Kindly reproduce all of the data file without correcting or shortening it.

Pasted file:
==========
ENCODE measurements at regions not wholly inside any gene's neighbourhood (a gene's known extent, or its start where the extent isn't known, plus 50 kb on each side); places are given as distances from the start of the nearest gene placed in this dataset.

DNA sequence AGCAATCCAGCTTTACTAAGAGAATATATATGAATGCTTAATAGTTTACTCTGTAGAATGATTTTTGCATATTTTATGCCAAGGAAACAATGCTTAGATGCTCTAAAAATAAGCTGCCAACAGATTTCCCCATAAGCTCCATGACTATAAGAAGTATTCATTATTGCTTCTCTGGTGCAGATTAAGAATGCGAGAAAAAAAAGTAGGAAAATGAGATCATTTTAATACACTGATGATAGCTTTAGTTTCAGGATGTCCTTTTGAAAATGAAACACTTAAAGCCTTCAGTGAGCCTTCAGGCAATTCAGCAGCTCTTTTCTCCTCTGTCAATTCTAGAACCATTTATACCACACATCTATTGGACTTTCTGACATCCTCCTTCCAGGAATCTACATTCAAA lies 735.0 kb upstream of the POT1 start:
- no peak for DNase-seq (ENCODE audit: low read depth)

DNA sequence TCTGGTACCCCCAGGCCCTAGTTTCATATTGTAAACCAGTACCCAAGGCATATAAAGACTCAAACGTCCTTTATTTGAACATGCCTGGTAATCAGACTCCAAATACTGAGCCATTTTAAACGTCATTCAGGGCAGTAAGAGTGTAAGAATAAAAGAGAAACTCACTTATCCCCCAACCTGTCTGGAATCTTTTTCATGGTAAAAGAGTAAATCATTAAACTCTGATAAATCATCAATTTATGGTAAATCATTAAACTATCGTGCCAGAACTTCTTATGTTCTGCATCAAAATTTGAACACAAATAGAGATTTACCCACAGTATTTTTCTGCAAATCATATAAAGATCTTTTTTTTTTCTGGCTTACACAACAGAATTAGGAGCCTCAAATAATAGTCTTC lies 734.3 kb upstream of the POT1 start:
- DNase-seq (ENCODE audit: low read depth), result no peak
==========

ENCODE measurements at regions not wholly inside any gene's neighbourhood (a gene's known extent, or its start where the extent isn't known, plus 50 kb on each side); places are given as distances from the start of the nearest gene placed in this dataset.

DNA sequence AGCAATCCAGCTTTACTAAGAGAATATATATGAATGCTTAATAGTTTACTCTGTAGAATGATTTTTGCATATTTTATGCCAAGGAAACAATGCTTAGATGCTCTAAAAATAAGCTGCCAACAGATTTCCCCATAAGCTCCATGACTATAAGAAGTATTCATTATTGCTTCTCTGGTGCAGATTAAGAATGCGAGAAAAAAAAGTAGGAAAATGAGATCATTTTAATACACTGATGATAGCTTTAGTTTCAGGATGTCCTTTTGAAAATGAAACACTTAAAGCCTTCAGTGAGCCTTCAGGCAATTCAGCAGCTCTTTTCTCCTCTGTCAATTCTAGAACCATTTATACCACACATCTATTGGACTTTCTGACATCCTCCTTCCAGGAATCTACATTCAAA lies 735.0 kb upstream of the POT1 start:
- no peak for DNase-seq (ENCODE audit: low read depth)

DNA sequence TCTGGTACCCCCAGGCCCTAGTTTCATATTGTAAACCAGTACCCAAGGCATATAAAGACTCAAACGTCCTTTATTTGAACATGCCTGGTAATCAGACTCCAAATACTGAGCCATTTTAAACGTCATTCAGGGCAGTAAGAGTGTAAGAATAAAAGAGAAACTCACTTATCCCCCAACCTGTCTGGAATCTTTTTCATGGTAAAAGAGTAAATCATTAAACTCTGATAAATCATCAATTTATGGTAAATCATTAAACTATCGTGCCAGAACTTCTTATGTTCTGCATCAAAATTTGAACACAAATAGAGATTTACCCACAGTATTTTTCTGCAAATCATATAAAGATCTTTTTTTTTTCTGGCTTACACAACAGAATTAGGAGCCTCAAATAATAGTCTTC lies 734.3 kb upstream of the POT1 start:
- DNase-seq (ENCODE audit: low read depth), result no peak